Initially known as the Midget Series 'T', the MG TA was announced to the general public in June, 1936.
A product of the new Cowley-based Design Department, the car was born out of Lord Nuffield's move to rationalise components across the range so that it would use as many Morris parts as possible.
Larger than the PB model it replaced, its track and wheelbase were increased to the same dimensions as the N-Type Magnette, albeit the new T-Type sat lower in side profile.
The new model achieved a number of 'firsts' as a Midget:
• Its 1292cc overhead valve engine was based on the Morris Ten with valves operated by pushrods operated by a camshaft running within the cylinder block and driven by a chain. Gone was the overhead camshaft Wolseley derived engine which powered previous Midgets.
• Synchromesh was provided for the first time on a sports M.G. which considerably aided gear changing compared with the 'crash box' of previous Midgets.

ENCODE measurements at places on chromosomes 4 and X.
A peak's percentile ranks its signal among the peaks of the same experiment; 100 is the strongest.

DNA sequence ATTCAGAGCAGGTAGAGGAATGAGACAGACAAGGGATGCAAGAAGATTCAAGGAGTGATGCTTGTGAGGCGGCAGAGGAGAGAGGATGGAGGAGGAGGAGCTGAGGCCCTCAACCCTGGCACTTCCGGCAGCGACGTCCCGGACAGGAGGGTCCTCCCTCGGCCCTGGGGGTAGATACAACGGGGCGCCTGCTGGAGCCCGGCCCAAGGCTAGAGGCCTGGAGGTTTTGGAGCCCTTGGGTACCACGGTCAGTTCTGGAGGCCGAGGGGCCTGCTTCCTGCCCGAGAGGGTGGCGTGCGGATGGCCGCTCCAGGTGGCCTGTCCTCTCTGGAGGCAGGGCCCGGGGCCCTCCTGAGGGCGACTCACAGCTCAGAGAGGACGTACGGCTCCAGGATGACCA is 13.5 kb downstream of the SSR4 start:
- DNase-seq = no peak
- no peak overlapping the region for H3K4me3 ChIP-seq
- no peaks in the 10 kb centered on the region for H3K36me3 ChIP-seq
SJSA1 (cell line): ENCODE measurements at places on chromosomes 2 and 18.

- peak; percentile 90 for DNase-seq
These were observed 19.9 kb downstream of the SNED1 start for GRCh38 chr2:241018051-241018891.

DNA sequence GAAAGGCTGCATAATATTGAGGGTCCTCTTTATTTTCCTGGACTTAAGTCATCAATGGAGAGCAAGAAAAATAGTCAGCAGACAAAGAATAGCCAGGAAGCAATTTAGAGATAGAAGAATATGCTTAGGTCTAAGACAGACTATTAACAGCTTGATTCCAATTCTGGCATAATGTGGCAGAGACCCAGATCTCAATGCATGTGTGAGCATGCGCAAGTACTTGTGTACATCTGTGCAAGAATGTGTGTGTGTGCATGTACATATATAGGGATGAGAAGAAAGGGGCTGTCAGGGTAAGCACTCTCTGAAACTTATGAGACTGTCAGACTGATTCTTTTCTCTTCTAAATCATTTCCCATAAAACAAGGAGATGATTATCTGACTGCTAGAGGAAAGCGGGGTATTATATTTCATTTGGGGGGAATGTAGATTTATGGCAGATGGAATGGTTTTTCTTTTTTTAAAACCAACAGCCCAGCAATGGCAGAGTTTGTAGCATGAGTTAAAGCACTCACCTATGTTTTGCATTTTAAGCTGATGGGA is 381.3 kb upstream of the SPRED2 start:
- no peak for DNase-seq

• A hydraulic braking system was introduced for the first time on a sports M.G.
• Click here to subscribe for free to Totally T-Type 2, the bimonthly technical publication for MG T-Series owners
The model was generally accepted as an improvement over previous Midgets, in particular it offered "more car for your money" at the same price as the model it replaced.
Whilst the MG TA offered rather more comfort than its smaller Midget predecessors and took one from 'A to B' with less effort, thanks to its more powerful engine, its sporting pedigree was established by 1937 as a successful trials car. Supported by the Factory with a range of tuning 'goodies' the TA soon upheld the honour of its overhead cam predecessors in trials and in 1938 the Cream Cracker team arrived on the scene using VA engines to boost performance.
In 1938 a Drophead Coupe was introduced, the body being built on the TA chassis by Salmons of Newport Pagnell and known as the TA Tickford. The Tickford is a much sought after model nowadays and commands a significant premium over the tourer.
3003 examples of the MG TA were built before the model was succeeded by the MG TB in 1939.
The survival rate is pretty good with around 50% thought to have survived and new 'finds' still turning up from time to time.
• Click here to add your MG T-Type to the T-Database